The reporting rules Google imposes … include complicated terminology and definitions that may allow the apps to exploit loopholes. The information app developers provide on the Data Safety form is self-reported, and not closely monitored by Google for accuracy … and this lack of enforcement renders the quality of the information very poor.

Ouch. And DanNeely is incensed:

This is proof Google is only engaging in theater. Scraping the privacy policy to find discrepancies is trivially within their ability … and should also catch the most flagrant cases of incorrect You-Have-No-Privacy Policies—i.e., lying that “we share with no one” while connecting to multiple spyvertizing backends.

But Google said Mozilla has it all wrong. Particle Decay has no time for that argument:

I totally believe Mozilla’s side. While I’m not one to install a bunch of free apps and games on my phone, I still have various apps I use. I installed the DuckDuckGo App Tracking Protection beta and have been shocked how many apps have been blocked trying to send personal … data.

But Google’s policies work both ways. As Java Pimp explains:

I have some free apps on Google Play that use Google’s Ad Mob API for advertisements. So, when filling out that form, there’s no way to tell the users that “I, myself” don’t collect any information but it is Google that does via the Ad Mob api.

I could care less about any of the user information. I just wanted to create something fun and maybe collect a little extra cash. Looking at my store listings though it just says, “this app may collect these data types” and “this app may share these data types with third parties”. I actually do no such thing but we know Google does but Google lets my Apps take the fall for them.

Another app developer, Mxm, agrees:

I have an app in the Play Store, so was forced to complete Google’s Data Safety form. But frankly, I had to guess most of my answers. My own code collects zero user data, but the app does use Google’s ad service and getting any clear information out of Google about what they do with the data and how it should be entered in their own form was impossible.

There should have been a simple checkbox on the form just to say that the app connects to Admob, but instead they forced every single developer to blindly complete a long list of detailed questions. Most developers probably gave wildly different answers for exactly the same thing.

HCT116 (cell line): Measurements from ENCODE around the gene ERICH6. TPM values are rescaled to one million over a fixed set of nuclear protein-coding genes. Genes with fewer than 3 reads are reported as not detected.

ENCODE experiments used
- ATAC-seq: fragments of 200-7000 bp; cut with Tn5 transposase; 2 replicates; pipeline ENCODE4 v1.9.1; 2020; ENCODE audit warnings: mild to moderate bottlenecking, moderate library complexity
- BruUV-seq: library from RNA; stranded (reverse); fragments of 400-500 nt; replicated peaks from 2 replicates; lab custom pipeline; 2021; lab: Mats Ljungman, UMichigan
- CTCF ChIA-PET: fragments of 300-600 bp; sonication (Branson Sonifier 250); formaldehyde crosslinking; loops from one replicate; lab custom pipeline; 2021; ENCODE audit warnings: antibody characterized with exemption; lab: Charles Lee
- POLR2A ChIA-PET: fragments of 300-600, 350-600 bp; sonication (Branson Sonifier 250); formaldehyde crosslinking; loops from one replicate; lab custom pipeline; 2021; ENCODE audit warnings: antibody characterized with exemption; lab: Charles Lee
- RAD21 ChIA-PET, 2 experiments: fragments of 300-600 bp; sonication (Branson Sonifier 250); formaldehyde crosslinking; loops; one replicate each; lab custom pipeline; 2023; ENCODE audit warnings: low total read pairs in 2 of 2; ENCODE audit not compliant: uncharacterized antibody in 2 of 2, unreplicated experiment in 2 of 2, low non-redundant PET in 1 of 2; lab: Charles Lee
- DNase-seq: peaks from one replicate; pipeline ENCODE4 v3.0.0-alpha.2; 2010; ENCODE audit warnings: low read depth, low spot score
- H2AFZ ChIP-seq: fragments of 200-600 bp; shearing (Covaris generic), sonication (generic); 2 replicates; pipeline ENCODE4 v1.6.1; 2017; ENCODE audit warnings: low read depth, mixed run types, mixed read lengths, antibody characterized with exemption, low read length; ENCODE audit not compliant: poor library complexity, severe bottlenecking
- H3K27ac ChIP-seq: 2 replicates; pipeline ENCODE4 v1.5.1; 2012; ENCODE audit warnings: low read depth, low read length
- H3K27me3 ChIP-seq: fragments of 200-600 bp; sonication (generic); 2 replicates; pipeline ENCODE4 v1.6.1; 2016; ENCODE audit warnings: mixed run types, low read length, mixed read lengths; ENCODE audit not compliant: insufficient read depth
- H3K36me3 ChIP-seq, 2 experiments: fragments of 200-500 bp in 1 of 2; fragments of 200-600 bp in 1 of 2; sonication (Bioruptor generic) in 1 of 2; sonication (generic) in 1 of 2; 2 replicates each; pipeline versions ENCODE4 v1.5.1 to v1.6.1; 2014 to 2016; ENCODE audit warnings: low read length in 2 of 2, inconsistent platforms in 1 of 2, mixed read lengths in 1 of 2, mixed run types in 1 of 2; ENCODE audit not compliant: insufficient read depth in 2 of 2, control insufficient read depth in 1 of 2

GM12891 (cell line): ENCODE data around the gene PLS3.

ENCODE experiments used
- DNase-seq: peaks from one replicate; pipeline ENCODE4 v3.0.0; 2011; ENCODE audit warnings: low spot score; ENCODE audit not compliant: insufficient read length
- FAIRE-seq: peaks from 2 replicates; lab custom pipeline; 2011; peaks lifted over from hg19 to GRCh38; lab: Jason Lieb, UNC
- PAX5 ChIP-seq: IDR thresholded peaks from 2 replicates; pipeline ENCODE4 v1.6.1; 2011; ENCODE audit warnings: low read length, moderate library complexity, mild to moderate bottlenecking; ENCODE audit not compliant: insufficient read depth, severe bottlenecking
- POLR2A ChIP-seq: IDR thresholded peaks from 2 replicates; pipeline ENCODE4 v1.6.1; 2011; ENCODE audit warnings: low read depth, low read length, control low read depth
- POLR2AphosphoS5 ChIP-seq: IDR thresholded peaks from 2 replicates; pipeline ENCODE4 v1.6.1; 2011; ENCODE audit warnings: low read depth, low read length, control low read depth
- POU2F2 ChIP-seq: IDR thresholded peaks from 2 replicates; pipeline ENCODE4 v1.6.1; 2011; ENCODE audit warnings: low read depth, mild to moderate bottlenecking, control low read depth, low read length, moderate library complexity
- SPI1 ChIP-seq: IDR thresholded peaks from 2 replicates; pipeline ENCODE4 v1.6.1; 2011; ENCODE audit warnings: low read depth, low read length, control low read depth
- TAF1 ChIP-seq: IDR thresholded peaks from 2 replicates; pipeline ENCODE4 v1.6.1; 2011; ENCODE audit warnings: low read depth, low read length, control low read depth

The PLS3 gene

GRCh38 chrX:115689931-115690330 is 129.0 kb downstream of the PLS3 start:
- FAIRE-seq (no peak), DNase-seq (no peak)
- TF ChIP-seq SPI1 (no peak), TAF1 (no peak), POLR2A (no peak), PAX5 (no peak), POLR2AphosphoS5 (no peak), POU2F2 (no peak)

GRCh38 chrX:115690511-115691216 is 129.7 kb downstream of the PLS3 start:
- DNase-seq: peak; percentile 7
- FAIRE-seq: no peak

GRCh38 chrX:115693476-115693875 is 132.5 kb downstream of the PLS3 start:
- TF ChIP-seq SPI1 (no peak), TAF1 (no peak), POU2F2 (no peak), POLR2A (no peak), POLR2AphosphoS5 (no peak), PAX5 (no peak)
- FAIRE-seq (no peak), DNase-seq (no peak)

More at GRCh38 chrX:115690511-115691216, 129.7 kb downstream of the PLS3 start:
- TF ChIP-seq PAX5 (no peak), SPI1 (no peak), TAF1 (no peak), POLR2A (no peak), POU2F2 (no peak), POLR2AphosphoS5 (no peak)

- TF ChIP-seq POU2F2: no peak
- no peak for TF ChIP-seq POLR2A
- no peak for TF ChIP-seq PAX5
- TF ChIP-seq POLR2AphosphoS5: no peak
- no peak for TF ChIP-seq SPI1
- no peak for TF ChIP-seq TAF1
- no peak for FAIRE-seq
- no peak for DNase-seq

What stunt is Google trying to pull? Here’s andy o with some context:

Also remember that this “privacy” self-reporting section came at the same time Google decided to remove the section that tells you which permissions the app requests. Yes … Google wanted to remove the permissions section from the app store, and they did for some time. It was only due to backlash that they put it back.

If you don’t understand NoWayNoShapeNoForm’s cultural reference, ask your parents: [You’re fired—Ed.]

In Other News: Scientists have determined that water is wet. Film at 11.

Meanwhile, thegarbz channels Capt. Renault:

I’m shocked! Shocked I tell you! Who would have thought an honour based system with minimal to no consequences would have failed. This was completely unforeseeable by anyone.

And Finally:

xcopy copied

Previously in And Finally


You have been reading SB Blogwatch by Richi Jennings. Richi curates the best bloggy bits, finest forums, and weirdest websites … so you don’t have to. Hate mail may be directed to @RiCHi or [email protected]. Ask your doctor before reading. Your mileage may vary. Past performance is no guarantee of future results. Do not stare into laser with remaining eye. E&OE. 30.

Image sauce: Osarugue Igbinoba (via Unsplash; leveled and cropped)

Richi Jennings

Richi Jennings is a foolish independent industry analyst, editor, and content strategist. A former developer and marketer, he’s also written or edited for Computerworld, Microsoft, Cisco, Micro Focus, HashiCorp, Ferris Research, Osterman Research, Orthogonal Thinking, Native Trust, Elgan Media, Petri, Cyren, Agari, Webroot, HP, HPE, NetApp on Forbes and CIO.com. Bizarrely, his ridiculous work has even won awards from the American Society of Business Publication Editors, ABM/Jesse H. Neal, and B2B Magazine.